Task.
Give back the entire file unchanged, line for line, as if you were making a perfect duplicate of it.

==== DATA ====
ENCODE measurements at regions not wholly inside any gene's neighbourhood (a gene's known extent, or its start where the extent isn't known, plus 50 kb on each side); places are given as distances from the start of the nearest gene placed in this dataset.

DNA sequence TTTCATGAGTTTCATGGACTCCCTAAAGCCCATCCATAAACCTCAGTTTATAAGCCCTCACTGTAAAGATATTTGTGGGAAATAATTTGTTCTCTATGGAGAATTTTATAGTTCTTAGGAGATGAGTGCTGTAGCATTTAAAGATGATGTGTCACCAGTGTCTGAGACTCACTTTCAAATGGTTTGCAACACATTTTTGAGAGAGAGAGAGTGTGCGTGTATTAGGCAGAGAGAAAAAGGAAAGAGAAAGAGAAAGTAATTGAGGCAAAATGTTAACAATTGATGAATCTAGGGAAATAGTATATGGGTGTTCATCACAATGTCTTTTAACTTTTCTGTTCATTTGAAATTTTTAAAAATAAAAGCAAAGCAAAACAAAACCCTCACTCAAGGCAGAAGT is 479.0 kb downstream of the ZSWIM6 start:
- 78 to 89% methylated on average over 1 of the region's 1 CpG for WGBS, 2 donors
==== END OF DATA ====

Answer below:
ENCODE measurements at regions not wholly inside any gene's neighbourhood (a gene's known extent, or its start where the extent isn't known, plus 50 kb on each side); places are given as distances from the start of the nearest gene placed in this dataset.

DNA sequence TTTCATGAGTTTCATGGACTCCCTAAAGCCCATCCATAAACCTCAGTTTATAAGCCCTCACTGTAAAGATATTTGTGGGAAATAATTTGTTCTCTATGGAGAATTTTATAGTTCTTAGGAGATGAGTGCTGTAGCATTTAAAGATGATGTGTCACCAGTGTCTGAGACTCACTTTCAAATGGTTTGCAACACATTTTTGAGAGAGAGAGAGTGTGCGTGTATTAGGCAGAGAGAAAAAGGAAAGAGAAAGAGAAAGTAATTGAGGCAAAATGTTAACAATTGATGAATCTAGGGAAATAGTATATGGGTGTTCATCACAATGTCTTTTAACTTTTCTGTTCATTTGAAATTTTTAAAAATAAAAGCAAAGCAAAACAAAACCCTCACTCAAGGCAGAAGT is 479.0 kb downstream of the ZSWIM6 start:
- 78 to 89% methylated on average over 1 of the region's 1 CpG for WGBS, 2 donors